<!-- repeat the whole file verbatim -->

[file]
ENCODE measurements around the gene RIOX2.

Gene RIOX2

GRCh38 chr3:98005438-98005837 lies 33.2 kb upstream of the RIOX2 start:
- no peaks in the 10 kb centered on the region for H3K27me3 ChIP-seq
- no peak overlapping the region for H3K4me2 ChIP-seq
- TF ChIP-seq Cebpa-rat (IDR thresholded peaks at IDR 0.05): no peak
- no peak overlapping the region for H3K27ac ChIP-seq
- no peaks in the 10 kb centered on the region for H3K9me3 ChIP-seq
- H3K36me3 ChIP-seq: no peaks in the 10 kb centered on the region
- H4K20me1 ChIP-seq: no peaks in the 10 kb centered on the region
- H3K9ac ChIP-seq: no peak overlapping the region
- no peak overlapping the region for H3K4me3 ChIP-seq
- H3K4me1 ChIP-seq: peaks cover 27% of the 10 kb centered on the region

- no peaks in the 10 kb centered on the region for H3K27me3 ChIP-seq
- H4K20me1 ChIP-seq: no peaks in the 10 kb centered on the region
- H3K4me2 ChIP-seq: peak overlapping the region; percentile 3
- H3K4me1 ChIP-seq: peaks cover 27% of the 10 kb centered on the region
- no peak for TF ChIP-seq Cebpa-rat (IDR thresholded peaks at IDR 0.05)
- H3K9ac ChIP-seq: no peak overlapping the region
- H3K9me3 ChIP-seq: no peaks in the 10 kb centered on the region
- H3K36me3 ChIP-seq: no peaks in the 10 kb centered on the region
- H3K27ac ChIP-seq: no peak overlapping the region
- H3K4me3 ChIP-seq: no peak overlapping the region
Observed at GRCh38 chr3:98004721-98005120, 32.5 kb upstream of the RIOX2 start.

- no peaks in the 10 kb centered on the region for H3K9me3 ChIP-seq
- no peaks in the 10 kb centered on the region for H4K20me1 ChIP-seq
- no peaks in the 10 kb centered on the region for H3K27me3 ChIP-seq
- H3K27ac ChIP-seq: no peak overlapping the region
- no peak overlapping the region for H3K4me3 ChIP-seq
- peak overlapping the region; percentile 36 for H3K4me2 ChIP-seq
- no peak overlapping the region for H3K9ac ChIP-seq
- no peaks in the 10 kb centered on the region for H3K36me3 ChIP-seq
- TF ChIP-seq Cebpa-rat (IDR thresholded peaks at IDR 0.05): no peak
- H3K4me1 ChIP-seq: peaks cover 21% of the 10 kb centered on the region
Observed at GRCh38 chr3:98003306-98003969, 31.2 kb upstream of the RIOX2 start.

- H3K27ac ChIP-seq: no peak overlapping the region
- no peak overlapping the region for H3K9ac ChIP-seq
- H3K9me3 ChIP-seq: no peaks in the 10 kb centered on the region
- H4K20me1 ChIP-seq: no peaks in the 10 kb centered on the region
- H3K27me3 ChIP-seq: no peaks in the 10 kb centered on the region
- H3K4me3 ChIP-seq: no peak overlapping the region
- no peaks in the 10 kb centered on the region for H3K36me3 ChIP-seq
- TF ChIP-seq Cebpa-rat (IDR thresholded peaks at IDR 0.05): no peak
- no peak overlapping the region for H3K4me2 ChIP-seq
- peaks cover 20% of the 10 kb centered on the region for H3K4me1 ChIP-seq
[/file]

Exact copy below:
ENCODE measurements around the gene RIOX2.

Gene RIOX2

GRCh38 chr3:98005438-98005837 lies 33.2 kb upstream of the RIOX2 start:
- no peaks in the 10 kb centered on the region for H3K27me3 ChIP-seq
- no peak overlapping the region for H3K4me2 ChIP-seq
- TF ChIP-seq Cebpa-rat (IDR thresholded peaks at IDR 0.05): no peak
- no peak overlapping the region for H3K27ac ChIP-seq
- no peaks in the 10 kb centered on the region for H3K9me3 ChIP-seq
- H3K36me3 ChIP-seq: no peaks in the 10 kb centered on the region
- H4K20me1 ChIP-seq: no peaks in the 10 kb centered on the region
- H3K9ac ChIP-seq: no peak overlapping the region
- no peak overlapping the region for H3K4me3 ChIP-seq
- H3K4me1 ChIP-seq: peaks cover 27% of the 10 kb centered on the region

- no peaks in the 10 kb centered on the region for H3K27me3 ChIP-seq
- H4K20me1 ChIP-seq: no peaks in the 10 kb centered on the region
- H3K4me2 ChIP-seq: peak overlapping the region; percentile 3
- H3K4me1 ChIP-seq: peaks cover 27% of the 10 kb centered on the region
- no peak for TF ChIP-seq Cebpa-rat (IDR thresholded peaks at IDR 0.05)
- H3K9ac ChIP-seq: no peak overlapping the region
- H3K9me3 ChIP-seq: no peaks in the 10 kb centered on the region
- H3K36me3 ChIP-seq: no peaks in the 10 kb centered on the region
- H3K27ac ChIP-seq: no peak overlapping the region
- H3K4me3 ChIP-seq: no peak overlapping the region
Observed at GRCh38 chr3:98004721-98005120, 32.5 kb upstream of the RIOX2 start.

- no peaks in the 10 kb centered on the region for H3K9me3 ChIP-seq
- no peaks in the 10 kb centered on the region for H4K20me1 ChIP-seq
- no peaks in the 10 kb centered on the region for H3K27me3 ChIP-seq
- H3K27ac ChIP-seq: no peak overlapping the region
- no peak overlapping the region for H3K4me3 ChIP-seq
- peak overlapping the region; percentile 36 for H3K4me2 ChIP-seq
- no peak overlapping the region for H3K9ac ChIP-seq
- no peaks in the 10 kb centered on the region for H3K36me3 ChIP-seq
- TF ChIP-seq Cebpa-rat (IDR thresholded peaks at IDR 0.05): no peak
- H3K4me1 ChIP-seq: peaks cover 21% of the 10 kb centered on the region
Observed at GRCh38 chr3:98003306-98003969, 31.2 kb upstream of the RIOX2 start.

- H3K27ac ChIP-seq: no peak overlapping the region
- no peak overlapping the region for H3K9ac ChIP-seq
- H3K9me3 ChIP-seq: no peaks in the 10 kb centered on the region
- H4K20me1 ChIP-seq: no peaks in the 10 kb centered on the region
- H3K27me3 ChIP-seq: no peaks in the 10 kb centered on the region
- H3K4me3 ChIP-seq: no peak overlapping the region
- no peaks in the 10 kb centered on the region for H3K36me3 ChIP-seq
- TF ChIP-seq Cebpa-rat (IDR thresholded peaks at IDR 0.05): no peak
- no peak overlapping the region for H3K4me2 ChIP-seq
- peaks cover 20% of the 10 kb centered on the region for H3K4me1 ChIP-seq